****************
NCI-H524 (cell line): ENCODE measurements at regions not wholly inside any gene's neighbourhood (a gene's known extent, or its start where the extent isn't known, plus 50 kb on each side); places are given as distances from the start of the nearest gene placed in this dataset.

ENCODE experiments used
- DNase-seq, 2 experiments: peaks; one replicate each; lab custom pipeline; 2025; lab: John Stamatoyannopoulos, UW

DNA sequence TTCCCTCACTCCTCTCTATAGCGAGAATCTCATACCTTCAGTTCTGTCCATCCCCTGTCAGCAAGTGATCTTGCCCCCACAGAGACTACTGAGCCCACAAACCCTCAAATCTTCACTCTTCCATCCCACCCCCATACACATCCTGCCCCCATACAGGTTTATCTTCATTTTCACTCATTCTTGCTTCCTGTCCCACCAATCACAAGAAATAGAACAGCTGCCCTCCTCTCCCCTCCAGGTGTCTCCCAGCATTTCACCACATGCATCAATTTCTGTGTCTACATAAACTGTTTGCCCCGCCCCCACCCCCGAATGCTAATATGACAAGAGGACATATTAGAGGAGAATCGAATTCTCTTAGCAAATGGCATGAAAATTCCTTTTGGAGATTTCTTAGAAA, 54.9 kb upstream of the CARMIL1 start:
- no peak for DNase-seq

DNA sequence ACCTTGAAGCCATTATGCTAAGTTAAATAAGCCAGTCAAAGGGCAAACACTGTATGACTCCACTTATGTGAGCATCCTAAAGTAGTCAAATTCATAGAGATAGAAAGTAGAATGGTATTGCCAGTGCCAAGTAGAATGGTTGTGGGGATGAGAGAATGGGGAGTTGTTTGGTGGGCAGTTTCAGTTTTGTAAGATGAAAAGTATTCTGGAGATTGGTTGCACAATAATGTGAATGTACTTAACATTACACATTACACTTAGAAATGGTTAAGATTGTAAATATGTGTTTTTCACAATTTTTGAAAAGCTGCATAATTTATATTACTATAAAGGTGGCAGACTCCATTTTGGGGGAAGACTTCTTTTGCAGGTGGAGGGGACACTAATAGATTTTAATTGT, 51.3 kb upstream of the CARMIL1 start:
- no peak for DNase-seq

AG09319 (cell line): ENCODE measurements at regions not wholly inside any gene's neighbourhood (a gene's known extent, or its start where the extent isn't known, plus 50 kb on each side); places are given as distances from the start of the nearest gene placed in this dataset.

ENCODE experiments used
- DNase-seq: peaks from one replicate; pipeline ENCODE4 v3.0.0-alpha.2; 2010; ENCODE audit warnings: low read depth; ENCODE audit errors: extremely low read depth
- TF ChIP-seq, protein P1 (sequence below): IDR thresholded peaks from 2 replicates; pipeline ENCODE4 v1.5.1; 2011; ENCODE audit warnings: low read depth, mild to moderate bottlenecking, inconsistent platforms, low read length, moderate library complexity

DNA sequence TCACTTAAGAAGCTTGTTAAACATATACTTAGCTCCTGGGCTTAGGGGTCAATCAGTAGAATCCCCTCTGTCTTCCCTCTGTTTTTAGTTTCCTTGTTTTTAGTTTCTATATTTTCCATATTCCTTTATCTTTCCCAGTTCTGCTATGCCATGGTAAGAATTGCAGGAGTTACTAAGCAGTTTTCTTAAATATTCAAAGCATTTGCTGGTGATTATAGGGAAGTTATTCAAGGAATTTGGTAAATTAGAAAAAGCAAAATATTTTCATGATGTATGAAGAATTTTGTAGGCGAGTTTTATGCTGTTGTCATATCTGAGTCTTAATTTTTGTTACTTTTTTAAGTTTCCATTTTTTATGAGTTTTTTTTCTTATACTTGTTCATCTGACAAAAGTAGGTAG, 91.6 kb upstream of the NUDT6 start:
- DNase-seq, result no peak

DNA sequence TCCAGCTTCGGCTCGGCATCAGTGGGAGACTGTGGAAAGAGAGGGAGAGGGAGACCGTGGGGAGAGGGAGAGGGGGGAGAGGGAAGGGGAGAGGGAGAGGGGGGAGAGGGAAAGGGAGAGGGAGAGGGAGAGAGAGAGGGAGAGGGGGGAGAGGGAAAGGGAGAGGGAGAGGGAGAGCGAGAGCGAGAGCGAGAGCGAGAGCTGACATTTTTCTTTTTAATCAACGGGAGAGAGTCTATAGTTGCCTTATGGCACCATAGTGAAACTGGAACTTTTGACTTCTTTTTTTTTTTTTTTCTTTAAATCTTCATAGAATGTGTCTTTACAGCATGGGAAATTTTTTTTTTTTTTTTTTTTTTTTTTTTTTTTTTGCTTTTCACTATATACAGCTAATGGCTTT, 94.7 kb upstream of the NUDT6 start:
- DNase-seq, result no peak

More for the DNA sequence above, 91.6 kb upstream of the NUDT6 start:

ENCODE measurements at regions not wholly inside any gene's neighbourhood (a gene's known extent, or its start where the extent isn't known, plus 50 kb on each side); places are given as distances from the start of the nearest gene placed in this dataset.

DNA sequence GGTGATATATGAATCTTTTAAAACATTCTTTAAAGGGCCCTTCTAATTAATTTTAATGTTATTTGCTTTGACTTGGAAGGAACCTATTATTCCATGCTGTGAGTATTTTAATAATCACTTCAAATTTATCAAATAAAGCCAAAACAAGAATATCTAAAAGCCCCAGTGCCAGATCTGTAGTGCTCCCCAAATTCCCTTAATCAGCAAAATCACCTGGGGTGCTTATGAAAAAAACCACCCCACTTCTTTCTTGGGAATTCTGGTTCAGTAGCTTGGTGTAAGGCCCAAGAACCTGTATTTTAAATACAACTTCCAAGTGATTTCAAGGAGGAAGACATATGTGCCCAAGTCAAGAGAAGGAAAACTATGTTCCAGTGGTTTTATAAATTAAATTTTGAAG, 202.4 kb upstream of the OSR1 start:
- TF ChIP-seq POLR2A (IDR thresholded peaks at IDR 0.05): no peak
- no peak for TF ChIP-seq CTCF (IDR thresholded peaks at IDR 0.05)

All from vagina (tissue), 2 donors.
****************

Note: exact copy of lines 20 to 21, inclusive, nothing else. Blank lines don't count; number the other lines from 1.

- no peak for TF ChIP-seq CTCF (IDR thresholded peaks at IDR 0.05)

All from vagina (tissue), 2 donors.